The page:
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Published in Mint on 13th Jan 2015, Written by Abhishek Bondia

I wanted to buy term insurance of Rs.2 crore and paid a premium of Rs.16,606. But after the medical check-up, the insurer increased the premium by Rs.8,938. To my surprise, they cited the reason as tobacco consumption, which I have never done in my life. I’ve asked for a copy of the detailed medical report and am waiting for the same. What are my options in this case?

You have done the right thing to ask for the medical report based on which the loading has been advised. In this particular situation, you can refuse to accept the counter-proposal of the insurer. You will get a refund of the initial premium paid. Even if you decide to pay the premium, you will still have 15 days after receipt of the physical copy of the policy bond to cancel the policy. At that time you will still get a refund of the premium but after deduction of charges for medical tests, and administrative expenses.
Insurers do a cotinine blood test to determine if nicotine is present in blood. Apart from human error, your diet and work environment can lead to a positive test result on nicotine. Foods such as cabbage, garlic, almonds, and some others lead to high levels of thiocyanate. This could result in a false positive for nicotine. Also, people working in heavy metal industries tend to have high thiocyanate levels.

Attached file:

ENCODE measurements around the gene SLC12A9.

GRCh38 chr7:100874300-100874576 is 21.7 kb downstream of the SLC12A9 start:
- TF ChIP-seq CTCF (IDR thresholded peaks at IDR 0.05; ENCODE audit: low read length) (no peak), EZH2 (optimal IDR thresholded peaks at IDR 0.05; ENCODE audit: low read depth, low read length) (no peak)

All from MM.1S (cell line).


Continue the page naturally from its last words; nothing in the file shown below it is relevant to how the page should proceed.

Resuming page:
What is the difference between switching and future premium allocation?
—Shantanu Singh

Most unit-linked insurance plans (Ulips) offer multiple funds in which premiums can be invested. These funds vary in composition of asset classes, i.e., equity and debt.
Switching refers to transferring funds from one fund to another. Generally, a few free switches are built into every Ulip. Future premium allocation refers to determining share of funds in prospective premium. Future allocations are typically free.
What tax benefits is one eligible for if making a lump sum investment versus a top-up?
—A. Bodra

The tax benefits in life insurance are similar for lump sum, top-up or regular premium payments. Two conditions need to be fulfilled to avail these. First, death benefit should be at least 10 times that of the annual premium. Second, the plan should be kept in force for more than two years for traditional endowment plans and five years for unit-linked plans. If these conditions are met, the insured is eligible for two tax benefits—under section 80C (deductions up to Rs.1.5 lakh for annual contributions), and under section 10(10)D (receipt of the proceeds on maturity is exempt from income tax). Do note that for the 80C benefit, the death benefit criteria should be fulfilled in the year of contribution. But to avail benefit of 10(10)D, the death benefit during the entire term of the policy should be 10 times of maximum premium paid.